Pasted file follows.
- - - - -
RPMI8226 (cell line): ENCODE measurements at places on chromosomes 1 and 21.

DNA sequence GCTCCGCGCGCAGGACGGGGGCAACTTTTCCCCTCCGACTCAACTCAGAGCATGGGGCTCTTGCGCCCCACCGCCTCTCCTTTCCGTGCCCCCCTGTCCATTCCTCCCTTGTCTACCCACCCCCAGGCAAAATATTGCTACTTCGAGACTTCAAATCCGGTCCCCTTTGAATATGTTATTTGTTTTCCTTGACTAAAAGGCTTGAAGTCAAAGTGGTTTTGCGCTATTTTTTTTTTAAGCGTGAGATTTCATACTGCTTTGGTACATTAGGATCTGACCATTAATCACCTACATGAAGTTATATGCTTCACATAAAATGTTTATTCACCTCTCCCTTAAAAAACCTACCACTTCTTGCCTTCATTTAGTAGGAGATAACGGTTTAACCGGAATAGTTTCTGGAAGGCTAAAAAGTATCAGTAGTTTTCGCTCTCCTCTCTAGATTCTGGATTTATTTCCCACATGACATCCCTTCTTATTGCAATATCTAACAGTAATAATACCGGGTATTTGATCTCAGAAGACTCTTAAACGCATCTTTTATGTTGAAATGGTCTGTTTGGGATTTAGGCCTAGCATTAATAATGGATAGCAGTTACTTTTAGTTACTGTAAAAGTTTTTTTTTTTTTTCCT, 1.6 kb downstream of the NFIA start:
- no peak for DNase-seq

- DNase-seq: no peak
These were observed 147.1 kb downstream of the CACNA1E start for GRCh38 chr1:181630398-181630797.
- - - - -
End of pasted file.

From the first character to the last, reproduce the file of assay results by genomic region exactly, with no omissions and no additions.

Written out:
RPMI8226 (cell line): ENCODE measurements at places on chromosomes 1 and 21.

DNA sequence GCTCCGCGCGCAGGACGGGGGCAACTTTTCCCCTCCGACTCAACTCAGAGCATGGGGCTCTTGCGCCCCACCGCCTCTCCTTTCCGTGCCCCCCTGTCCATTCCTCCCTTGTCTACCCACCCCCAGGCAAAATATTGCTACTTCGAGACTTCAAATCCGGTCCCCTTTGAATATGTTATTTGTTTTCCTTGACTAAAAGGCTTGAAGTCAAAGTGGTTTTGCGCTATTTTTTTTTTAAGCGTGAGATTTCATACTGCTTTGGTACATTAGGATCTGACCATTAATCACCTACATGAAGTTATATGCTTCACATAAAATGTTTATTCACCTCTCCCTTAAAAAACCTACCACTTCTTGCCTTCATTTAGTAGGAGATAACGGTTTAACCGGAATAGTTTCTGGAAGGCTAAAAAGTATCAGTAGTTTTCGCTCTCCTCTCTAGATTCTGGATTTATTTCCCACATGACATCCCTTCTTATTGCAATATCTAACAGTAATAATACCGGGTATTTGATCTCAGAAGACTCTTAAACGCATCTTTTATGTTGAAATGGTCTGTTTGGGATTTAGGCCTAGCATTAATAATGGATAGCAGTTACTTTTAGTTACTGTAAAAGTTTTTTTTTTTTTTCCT, 1.6 kb downstream of the NFIA start:
- no peak for DNase-seq

- DNase-seq: no peak
These were observed 147.1 kb downstream of the CACNA1E start for GRCh38 chr1:181630398-181630797.